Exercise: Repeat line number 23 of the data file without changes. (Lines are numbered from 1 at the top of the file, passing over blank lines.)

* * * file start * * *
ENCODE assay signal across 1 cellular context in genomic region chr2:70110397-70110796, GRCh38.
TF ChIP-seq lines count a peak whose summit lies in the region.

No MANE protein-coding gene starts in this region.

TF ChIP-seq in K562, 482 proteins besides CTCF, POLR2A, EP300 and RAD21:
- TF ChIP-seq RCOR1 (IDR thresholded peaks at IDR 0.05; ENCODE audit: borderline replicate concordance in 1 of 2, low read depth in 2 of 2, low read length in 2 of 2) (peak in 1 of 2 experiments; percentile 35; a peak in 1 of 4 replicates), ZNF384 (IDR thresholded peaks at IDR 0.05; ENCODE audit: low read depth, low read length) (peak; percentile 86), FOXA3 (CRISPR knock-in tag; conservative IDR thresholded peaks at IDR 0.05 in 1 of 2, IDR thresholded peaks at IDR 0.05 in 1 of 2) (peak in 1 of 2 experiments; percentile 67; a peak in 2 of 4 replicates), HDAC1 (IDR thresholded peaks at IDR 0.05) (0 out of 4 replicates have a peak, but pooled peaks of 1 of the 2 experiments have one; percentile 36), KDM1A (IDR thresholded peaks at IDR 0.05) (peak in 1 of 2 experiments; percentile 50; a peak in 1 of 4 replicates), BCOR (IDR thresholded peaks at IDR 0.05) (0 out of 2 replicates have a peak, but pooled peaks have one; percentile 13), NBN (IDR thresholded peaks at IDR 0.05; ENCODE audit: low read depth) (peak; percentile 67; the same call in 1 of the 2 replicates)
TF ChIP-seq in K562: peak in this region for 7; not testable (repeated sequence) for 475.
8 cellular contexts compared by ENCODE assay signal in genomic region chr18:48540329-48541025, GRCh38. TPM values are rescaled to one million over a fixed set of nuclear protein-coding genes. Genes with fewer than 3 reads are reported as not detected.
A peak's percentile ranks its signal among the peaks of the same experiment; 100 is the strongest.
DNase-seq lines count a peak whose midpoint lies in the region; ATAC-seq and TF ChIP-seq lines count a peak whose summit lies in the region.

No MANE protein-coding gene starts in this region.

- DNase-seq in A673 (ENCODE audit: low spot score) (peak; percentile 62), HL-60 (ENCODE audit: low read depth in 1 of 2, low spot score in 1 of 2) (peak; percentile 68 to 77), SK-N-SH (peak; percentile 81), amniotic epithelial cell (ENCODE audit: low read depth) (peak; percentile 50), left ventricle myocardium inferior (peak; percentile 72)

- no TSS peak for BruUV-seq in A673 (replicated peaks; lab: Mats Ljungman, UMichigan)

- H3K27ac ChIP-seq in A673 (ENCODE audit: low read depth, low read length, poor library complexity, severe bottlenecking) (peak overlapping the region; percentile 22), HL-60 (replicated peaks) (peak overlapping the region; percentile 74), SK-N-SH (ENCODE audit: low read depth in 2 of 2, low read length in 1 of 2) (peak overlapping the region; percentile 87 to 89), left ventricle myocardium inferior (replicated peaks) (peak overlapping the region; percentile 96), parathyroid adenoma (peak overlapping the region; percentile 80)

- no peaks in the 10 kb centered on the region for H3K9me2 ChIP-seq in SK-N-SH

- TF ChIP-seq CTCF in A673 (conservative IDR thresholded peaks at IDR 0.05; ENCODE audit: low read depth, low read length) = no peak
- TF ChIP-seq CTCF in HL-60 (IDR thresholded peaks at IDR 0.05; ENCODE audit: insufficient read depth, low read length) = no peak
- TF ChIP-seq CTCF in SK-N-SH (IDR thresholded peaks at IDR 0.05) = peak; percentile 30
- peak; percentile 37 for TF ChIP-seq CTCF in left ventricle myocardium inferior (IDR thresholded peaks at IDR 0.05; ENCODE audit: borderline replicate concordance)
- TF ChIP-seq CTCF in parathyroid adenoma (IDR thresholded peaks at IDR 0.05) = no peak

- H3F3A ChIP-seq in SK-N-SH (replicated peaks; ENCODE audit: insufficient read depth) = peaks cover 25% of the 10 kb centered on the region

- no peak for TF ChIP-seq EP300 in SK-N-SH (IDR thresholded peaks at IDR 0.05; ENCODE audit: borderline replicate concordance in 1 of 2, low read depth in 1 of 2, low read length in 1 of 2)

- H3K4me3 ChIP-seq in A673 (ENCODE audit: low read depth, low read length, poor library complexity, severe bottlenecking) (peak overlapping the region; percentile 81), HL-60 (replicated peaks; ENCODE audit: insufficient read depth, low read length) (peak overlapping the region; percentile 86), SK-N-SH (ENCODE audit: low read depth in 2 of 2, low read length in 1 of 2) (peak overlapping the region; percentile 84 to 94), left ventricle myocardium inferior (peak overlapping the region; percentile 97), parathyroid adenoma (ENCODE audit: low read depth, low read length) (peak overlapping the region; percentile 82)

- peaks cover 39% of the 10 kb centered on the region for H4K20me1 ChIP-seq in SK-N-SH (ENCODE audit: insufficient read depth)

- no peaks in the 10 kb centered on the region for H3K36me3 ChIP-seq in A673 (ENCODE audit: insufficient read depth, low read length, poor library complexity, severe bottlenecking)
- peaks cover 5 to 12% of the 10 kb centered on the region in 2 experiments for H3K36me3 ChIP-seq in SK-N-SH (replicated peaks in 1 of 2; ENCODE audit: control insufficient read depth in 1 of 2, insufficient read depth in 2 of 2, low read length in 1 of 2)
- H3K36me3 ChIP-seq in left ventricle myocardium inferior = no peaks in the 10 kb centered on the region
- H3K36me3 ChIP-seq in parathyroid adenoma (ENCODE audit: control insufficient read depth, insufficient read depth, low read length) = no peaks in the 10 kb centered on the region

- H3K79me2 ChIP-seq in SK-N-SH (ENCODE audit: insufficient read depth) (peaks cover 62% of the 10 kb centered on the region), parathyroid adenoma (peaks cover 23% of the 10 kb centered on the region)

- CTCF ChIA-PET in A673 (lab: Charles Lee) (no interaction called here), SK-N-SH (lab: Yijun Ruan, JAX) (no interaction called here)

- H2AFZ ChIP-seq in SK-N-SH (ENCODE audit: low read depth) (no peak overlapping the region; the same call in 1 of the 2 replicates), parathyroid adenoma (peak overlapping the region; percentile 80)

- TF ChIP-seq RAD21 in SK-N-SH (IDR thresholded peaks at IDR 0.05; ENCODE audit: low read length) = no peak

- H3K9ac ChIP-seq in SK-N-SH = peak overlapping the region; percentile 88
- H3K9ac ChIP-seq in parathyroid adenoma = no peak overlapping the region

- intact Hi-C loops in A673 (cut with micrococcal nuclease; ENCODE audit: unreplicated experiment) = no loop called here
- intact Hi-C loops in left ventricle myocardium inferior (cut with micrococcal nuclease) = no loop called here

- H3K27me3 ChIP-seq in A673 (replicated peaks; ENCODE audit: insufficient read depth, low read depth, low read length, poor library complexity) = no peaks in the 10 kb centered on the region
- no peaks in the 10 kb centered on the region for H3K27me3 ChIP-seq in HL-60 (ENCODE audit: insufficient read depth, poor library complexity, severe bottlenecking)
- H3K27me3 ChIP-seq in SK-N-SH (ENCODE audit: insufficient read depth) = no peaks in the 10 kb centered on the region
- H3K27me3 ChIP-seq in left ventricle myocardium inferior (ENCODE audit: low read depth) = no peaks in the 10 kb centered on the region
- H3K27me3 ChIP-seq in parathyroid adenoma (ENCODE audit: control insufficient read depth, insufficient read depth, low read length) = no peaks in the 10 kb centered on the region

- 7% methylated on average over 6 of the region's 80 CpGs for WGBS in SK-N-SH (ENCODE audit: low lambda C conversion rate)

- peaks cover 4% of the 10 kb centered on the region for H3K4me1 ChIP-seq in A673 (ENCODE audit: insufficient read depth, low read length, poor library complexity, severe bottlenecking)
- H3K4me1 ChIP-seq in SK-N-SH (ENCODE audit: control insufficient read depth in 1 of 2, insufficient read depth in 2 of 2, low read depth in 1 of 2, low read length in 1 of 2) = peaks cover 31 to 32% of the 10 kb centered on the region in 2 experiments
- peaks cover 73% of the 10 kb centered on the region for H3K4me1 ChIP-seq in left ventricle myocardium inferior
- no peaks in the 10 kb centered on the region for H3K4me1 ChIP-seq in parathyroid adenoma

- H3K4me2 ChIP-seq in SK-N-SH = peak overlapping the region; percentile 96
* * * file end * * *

- peaks cover 39% of the 10 kb centered on the region for H4K20me1 ChIP-seq in SK-N-SH (ENCODE audit: insufficient read depth)